Both men ponder the nature of sin in their letters and voice a desire to establish a formal congregation at their facility. To me the overarching theme of all their correspondence is the gratitude both men feel at having a very real connection with someone and at being able to contribute to society through their art.

Once a curator, always curator. Lovingly selected, the letters donated by one of the NAC’s former directors reflect the vibrancy of the centre under her tenure:
Hand-drawn Christmas cards, a wedding invitation and a phony cheque from Painters Eleven artist Tom Hodgson.
Warm, newsy cards and letters from authors and poets James and Colleen Reaney.  
Cryptic notes from sculptor Bart Uchida.
Twenty years of correspondence from B.C. artist Elizabeth McIntosh.
Postcards from Elizabeth and Northrop Frye.  

It would be easy to regard this collection as a mini arts and letters who’s who if it weren’t for the warmth and sense of small stories contained in so many of the letters. In one, Colleen Reany laments:

“If only the stupid CC [Canada Council] cd advance you your ticket money or put you on a “POET PASS”…I am tired of hauling my books around and nothing.”

I’m reminded of the privilege it is to witness the small details of people’s lives.  

An eloquent and hauntingly apt letter is an email with the subject line: Wishful Thinking shared by Norfolk County and City of Brantford Poet Laureate John B. Lee. Sent to Manuel Leon, his co-editor for the poetry and prose anthology Beyond the Seventh Morning, John's letter serves to remind how art and faith are entwined and beautifully frames what I inch towards with Voices at Hand—even if I don’t know what that is.

In the story of Eden, and this gave rise to my thoughts concerning the title I suggested for our anthology Beyond the Seventh Morning, I have the sense of a Creator whose work is complete and in this completion I feel a great tragedy of that accomplishment involving anow what?”...
 How sad to think of God, his work complete, setting in motion this clockwork universe where all things are known and pre-ordained. Like a child watching a toy train go round and round and round in a never-ending circle on the basement floor of a Christmas morning. How soon ennui would set in. How the child prays for the train wreck managed by his little dog, or a hotbox event. The need to intervene, to change route, to imagine it differently…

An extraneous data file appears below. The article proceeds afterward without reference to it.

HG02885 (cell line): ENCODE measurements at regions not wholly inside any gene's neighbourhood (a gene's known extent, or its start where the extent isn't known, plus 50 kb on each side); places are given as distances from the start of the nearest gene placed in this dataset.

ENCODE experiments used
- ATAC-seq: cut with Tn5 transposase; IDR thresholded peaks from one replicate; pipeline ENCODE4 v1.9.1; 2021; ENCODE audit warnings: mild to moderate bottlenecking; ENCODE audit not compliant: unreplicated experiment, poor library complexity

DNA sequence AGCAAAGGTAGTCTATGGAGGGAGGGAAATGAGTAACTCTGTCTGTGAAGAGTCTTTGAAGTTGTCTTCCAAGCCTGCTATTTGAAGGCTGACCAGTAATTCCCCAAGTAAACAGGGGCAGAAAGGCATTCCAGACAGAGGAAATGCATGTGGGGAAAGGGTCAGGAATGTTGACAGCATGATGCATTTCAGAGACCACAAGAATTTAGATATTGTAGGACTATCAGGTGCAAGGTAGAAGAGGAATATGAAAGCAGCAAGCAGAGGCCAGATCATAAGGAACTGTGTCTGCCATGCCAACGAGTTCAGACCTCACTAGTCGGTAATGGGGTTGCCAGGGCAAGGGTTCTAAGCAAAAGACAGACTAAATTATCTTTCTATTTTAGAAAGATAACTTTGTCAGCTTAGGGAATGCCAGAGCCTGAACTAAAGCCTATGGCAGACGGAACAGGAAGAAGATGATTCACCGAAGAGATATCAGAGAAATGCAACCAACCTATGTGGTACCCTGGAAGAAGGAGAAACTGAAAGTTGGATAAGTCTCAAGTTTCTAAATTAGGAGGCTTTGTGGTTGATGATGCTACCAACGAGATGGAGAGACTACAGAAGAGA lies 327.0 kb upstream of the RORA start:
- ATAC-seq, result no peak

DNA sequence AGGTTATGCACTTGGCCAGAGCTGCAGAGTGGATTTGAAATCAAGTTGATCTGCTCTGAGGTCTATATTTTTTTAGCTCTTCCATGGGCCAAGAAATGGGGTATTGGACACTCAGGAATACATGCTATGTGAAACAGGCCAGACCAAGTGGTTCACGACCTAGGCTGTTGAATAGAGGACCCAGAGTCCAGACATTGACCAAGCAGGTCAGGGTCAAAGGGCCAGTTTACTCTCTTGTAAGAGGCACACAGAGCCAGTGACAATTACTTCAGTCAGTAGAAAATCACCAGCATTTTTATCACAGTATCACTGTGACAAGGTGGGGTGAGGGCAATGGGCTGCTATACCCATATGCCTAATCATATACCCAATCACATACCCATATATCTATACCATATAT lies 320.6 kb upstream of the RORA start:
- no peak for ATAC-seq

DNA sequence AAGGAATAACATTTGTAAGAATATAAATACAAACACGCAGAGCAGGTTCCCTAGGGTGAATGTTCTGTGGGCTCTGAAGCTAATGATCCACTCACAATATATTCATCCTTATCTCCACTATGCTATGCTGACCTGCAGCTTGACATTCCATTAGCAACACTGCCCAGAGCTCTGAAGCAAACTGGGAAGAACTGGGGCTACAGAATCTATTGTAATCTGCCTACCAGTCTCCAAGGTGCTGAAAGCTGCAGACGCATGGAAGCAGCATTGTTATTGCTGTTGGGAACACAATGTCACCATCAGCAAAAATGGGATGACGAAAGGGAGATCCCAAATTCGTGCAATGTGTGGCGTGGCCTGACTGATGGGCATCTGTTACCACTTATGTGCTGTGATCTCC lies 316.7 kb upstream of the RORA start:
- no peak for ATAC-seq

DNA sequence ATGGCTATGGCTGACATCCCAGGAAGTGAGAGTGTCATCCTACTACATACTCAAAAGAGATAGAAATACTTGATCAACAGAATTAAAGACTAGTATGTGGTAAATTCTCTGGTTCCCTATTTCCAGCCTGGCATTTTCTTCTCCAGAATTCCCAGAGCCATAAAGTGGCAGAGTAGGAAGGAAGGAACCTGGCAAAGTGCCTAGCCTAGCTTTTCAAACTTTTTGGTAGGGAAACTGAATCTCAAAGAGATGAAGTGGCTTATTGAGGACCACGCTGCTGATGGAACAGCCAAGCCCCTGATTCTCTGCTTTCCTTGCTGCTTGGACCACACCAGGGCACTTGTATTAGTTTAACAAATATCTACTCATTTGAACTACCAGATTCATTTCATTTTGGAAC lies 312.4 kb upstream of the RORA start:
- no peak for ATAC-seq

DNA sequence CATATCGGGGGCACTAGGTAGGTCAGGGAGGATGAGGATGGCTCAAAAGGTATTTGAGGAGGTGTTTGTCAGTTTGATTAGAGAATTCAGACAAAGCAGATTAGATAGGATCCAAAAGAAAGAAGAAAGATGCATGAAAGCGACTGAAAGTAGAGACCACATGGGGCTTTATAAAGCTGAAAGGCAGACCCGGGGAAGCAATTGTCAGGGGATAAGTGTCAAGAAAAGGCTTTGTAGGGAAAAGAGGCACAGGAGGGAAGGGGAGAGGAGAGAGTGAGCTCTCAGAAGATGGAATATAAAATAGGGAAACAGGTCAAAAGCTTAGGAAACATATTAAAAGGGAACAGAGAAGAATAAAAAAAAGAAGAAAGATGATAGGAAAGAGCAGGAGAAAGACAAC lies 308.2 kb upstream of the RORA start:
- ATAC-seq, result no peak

American poet, Donald Hall visited world-renowned sculptor Henry Moore, when Hall was a young man and Moore the elder of the tribe. When Hall asked Moore the secret of the great artist life, Moore said to his young admirer,“ The secret of life is to have a task, something you devote your entire life to, something you bring everything to, every minute of every day for your whole life. And the most important thing is —it must be something you cannot possibly do.”…
 I happily embrace belief in God, if by God we mean the better self, the one consoled by story. The better the story, the deeper the experience, the more profound the possibility of grace.
This chapter of Voices at Hand was made possible through to the tireless efforts of Deirdre Chisholm and Kerri Kitzul of the Norfolk Arts Centre. Thank you both for making me feel so welcome.  

Big thanks also to Tanya VanRooy for documentation and to Big Sky Design and the Ontario Arts Council for their ongoing support.

As always, my deepest thanks goes to the many people who have shared their lives with Voices at Hand.  

No comments:

Post a Comment